Plants can bring life and joy to any space. For this reason, it makes perfect sense that some people like to keep houseplants in their RVs.
If you’re looking to add some flora to your tiny home-on-wheels, you may be wondering where to begin. This is understandable. After all, keeping plants in an RV isn’t exactly common practice. Still, it is totally doable, and we 100% recommend doing so if you’re a plant person, especially if you travel often.
After reading this article you should have a good idea of which plants to purchase and which to avoid. Additionally, you’ll have a better understanding of how you might care for a plant while on the road.
Why Finding the Best Houseplants for Your RV is Important
Let’s begin by discussing why the type of plant you buy is so important.
The fact of the matter is, some plants simply are not suited to the indoors. Trying to raise an outdoor plant in an indoor environment never ends well and is likely to be a frustrating experience more than anything. Therefore, it is highly important that you seek out good indoor plants in order to set yourself up for success.
On top of that, raising and caring for a plant in an RV adds some extra challenges. For instance, a plant that is to live in a motorhome or travel trailer must be relatively sturdy due to the jostling it is sure to endure on travel days. Additionally, an RV houseplant needs to be small enough to comfortably grow in the tiny space of an RV.
Best Indoor Plants for Your RV: Low-Light Plants, Low-Maintenance Plants, and More
In general, the best plants for a bedroom and/or the best office plants will also be ideal for an RV. However, as mentioned before, there are a couple of other considerations to keep in mind: size and durability.
Below are some ideas of plants that would do well in an RV environment:
- Peace Lilies
- Spider Plant
- African Violet
- Snake Plant
- Chinese Evergreens
- ZZ Plant
- Boston Fern
- Philodendron (aka Heart Leaf)
All of these are sturdy, require low maintenance, and most of them do quite well in low-light conditions. Each of these plants will brighten your motorhome or trailer, but in particular, the best indoor plants for clean air on this list include the Spider Plant and Peace Lily.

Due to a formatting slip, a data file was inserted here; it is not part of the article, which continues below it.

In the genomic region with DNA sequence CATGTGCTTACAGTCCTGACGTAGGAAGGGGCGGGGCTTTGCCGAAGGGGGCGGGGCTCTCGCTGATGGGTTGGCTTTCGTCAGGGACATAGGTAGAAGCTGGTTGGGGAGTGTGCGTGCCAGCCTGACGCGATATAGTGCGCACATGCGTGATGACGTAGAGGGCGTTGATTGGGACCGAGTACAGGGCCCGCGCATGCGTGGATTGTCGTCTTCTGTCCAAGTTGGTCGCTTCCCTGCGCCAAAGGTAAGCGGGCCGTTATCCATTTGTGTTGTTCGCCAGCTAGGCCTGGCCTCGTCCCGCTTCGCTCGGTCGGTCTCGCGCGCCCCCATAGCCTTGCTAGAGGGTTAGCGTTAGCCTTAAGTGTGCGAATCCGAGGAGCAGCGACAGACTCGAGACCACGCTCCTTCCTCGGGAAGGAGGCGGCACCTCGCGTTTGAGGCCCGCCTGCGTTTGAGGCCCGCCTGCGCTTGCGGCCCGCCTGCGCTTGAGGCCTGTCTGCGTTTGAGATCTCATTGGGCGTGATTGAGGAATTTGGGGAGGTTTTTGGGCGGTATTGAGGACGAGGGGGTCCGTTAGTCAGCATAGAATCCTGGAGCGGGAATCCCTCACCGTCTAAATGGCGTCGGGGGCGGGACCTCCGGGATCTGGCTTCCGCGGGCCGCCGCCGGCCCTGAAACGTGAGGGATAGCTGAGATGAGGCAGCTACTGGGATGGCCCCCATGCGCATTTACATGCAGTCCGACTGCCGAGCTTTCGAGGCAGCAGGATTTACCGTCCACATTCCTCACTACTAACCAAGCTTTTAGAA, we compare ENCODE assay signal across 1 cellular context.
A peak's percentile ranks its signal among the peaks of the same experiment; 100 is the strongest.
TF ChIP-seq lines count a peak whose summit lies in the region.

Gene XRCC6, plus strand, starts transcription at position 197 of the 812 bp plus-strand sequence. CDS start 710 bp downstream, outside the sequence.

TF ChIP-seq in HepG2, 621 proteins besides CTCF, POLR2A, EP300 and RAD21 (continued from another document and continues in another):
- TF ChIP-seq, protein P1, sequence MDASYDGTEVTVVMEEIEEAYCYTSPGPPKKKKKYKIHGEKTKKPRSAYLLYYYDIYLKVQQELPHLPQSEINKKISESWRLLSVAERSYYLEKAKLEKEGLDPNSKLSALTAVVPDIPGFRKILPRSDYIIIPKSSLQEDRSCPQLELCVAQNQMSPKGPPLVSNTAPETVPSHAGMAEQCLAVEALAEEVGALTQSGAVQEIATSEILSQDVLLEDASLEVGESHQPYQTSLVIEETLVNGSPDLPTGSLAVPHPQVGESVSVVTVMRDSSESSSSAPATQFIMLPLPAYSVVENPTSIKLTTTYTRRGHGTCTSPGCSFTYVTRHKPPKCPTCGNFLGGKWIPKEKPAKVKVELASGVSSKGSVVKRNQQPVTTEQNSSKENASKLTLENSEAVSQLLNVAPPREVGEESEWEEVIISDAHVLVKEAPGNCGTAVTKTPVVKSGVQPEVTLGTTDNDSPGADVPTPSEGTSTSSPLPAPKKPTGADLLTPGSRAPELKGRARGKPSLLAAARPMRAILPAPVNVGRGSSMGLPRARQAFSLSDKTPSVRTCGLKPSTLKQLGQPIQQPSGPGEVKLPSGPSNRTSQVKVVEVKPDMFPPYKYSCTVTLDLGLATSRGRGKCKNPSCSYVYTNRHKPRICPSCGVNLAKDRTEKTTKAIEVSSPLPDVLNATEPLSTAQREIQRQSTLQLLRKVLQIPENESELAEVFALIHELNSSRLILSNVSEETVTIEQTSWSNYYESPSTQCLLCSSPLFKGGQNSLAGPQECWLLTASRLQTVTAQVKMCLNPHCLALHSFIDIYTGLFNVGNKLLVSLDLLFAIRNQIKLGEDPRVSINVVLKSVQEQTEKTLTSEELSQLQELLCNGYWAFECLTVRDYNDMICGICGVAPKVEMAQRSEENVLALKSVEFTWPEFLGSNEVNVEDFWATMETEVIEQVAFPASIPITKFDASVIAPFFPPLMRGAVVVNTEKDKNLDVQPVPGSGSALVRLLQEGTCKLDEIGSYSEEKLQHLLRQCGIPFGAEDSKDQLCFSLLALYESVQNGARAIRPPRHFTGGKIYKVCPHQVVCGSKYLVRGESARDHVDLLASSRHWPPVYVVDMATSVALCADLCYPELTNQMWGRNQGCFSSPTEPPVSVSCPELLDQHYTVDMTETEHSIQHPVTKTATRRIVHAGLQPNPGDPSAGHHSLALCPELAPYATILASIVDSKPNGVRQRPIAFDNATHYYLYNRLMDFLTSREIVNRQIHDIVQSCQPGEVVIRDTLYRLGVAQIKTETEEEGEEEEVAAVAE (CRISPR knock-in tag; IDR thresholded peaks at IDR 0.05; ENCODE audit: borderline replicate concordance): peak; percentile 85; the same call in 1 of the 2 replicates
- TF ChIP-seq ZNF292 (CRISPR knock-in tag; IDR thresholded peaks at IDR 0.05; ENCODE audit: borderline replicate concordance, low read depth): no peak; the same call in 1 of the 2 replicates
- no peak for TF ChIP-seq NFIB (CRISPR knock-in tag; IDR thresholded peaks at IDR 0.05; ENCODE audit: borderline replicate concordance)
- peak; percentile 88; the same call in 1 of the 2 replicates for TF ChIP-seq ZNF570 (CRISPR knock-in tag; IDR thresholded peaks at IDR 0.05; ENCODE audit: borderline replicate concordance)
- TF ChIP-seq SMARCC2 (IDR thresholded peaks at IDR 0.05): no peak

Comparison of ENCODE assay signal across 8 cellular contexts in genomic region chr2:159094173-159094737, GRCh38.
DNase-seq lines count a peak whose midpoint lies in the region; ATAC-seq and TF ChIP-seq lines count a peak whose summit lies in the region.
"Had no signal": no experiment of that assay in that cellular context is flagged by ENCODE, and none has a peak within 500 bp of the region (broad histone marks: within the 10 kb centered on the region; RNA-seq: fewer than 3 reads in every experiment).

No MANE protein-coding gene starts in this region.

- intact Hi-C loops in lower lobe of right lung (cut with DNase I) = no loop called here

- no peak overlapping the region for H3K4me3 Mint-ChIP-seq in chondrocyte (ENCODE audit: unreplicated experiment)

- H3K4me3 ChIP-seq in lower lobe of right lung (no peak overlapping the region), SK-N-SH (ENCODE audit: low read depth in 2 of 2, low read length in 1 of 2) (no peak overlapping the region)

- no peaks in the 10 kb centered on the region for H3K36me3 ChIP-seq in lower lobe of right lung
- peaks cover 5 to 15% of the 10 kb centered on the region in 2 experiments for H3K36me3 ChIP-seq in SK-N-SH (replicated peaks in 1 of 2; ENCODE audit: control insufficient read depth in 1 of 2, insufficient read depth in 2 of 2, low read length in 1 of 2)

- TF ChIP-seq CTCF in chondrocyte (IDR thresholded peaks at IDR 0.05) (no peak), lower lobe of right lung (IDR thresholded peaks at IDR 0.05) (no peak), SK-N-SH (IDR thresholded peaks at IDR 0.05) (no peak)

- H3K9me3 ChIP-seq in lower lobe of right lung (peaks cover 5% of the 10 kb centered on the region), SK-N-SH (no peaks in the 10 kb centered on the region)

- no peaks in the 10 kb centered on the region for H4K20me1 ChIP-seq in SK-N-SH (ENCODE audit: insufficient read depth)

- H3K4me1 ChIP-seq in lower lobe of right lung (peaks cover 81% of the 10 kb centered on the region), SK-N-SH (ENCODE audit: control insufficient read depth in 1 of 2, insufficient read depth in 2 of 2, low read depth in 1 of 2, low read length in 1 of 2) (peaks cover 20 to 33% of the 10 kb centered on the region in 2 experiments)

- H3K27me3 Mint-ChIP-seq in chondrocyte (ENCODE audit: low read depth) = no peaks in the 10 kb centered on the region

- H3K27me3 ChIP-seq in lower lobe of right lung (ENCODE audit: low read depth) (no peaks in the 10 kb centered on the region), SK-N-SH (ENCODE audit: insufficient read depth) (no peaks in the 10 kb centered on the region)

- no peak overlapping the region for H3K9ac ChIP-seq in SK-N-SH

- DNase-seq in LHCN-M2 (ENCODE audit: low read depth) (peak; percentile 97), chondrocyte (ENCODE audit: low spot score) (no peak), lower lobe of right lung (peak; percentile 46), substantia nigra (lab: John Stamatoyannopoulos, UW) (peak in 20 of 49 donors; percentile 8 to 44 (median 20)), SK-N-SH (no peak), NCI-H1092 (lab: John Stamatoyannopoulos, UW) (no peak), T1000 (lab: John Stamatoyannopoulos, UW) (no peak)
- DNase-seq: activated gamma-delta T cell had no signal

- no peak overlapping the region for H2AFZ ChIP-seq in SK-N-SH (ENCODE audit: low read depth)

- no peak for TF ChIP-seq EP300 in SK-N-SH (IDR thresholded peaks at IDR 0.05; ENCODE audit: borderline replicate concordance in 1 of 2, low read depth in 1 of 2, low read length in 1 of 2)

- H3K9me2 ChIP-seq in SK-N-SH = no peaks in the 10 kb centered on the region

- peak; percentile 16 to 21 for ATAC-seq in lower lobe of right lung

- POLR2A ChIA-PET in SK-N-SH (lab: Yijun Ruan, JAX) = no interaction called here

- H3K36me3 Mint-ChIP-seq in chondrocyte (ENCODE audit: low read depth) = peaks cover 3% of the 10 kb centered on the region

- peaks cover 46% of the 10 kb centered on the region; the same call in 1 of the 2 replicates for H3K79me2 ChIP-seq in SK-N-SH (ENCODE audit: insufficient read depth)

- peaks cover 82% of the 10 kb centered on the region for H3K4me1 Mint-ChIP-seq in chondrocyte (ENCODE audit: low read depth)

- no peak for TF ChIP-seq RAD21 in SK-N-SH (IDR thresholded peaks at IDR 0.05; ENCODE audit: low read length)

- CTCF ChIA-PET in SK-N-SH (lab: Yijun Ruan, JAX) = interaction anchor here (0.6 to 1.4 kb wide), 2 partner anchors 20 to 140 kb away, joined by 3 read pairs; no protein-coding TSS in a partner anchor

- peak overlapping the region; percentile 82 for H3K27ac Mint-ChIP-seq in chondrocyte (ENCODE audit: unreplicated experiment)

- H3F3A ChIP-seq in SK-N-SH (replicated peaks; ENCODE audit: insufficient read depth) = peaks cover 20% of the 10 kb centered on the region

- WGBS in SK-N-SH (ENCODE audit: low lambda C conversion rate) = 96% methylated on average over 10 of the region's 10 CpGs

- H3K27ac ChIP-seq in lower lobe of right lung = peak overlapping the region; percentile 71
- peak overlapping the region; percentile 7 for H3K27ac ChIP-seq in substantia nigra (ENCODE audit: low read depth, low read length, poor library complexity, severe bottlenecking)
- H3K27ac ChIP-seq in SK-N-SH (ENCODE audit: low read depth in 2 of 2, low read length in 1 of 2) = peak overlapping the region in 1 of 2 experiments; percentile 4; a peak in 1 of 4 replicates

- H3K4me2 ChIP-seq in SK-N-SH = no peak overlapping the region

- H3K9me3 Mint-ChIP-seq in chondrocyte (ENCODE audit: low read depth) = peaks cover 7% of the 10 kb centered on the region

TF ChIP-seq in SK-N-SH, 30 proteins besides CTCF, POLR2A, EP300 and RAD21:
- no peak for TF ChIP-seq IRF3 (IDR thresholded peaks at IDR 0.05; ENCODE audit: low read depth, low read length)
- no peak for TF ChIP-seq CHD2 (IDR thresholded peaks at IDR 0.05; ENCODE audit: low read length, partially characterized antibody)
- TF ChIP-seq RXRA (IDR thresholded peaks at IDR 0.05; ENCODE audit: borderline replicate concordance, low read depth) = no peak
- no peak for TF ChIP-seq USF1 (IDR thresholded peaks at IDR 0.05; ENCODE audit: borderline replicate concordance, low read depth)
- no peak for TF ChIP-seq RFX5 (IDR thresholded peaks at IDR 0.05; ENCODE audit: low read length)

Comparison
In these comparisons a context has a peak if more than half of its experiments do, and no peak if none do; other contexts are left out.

Caring for Low-Maintenance Indoor Plants in Your RV
While low-light indoor plants don’t tend to require too much in terms of maintenance, and while the options listed above are especially sturdy, even the best houseplants do require some care and attention.
Giving your little green friends this care is obviously important for the sake of the plants. However, it’s also important in order to ensure your plants are allowed across state borders, as unhealthy plants often are not allowed. (Keep in mind that some states have bans on some types of plants, so you’ll want to do your research before making travel plans.)
Always Take the Plants Home
If you don’t live in your RV full-time, you will need to remember to take your plants home with you after each trip. After all, they can’t be expected to live on their own in the storage lot.
Use Space near the Window
We all know space in an RV is limited. However, most plants (even those considered “low light” plants) will need you to find a way to make room near a window in order to ensure they get enough filtered sunlight. Try installing a shelf or hanging pots from the ceiling if you need to.
Think About Where You Park
Depending on the plants you choose, where you park can make a huge difference. Those who prefer very little sunlight will require mostly shaded spots. Meanwhile, those that need a little more sunshine will thrive when you choose sites that are out in the open.
Secure Plants Well
Everything in your RV will get quite a jostling on moving day. This includes your plants, and that means you’re going to want to secure them well in order to avoid tipping. If you pull a trailer, you might even want to consider carrying your green friends with you in your truck.
Watch the Moisture
RVs can become very moist places, especially in the winter months. Do your best to control the moisture level in your tiny home to suit your plants. You can do this using a dehumidifier, as well as the tips in this article.